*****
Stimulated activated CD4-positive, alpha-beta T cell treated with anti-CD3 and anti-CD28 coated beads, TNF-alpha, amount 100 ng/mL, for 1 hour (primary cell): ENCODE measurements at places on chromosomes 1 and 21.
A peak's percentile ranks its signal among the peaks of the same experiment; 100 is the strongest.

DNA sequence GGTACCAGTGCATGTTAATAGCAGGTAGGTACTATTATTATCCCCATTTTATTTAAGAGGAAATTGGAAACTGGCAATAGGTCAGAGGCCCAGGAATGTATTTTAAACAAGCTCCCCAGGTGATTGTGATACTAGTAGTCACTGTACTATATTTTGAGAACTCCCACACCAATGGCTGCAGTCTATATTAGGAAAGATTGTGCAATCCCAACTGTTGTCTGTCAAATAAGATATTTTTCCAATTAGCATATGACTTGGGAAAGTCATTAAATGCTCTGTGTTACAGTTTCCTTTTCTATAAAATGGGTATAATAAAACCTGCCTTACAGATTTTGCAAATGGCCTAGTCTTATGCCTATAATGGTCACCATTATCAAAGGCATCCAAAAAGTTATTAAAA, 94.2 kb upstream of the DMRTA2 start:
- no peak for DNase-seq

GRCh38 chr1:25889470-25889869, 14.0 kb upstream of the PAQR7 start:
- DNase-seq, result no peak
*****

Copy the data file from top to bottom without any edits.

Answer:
Stimulated activated CD4-positive, alpha-beta T cell treated with anti-CD3 and anti-CD28 coated beads, TNF-alpha, amount 100 ng/mL, for 1 hour (primary cell): ENCODE measurements at places on chromosomes 1 and 21.
A peak's percentile ranks its signal among the peaks of the same experiment; 100 is the strongest.

DNA sequence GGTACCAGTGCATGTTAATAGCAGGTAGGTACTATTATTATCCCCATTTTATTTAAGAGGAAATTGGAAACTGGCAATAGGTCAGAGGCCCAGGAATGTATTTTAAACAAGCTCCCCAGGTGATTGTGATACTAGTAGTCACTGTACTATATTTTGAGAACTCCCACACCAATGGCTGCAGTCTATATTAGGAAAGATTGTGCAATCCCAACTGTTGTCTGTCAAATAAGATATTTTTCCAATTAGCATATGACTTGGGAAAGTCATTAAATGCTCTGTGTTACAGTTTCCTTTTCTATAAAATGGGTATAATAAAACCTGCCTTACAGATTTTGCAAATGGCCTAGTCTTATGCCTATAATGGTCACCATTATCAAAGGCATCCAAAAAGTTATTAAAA, 94.2 kb upstream of the DMRTA2 start:
- no peak for DNase-seq

GRCh38 chr1:25889470-25889869, 14.0 kb upstream of the PAQR7 start:
- DNase-seq, result no peak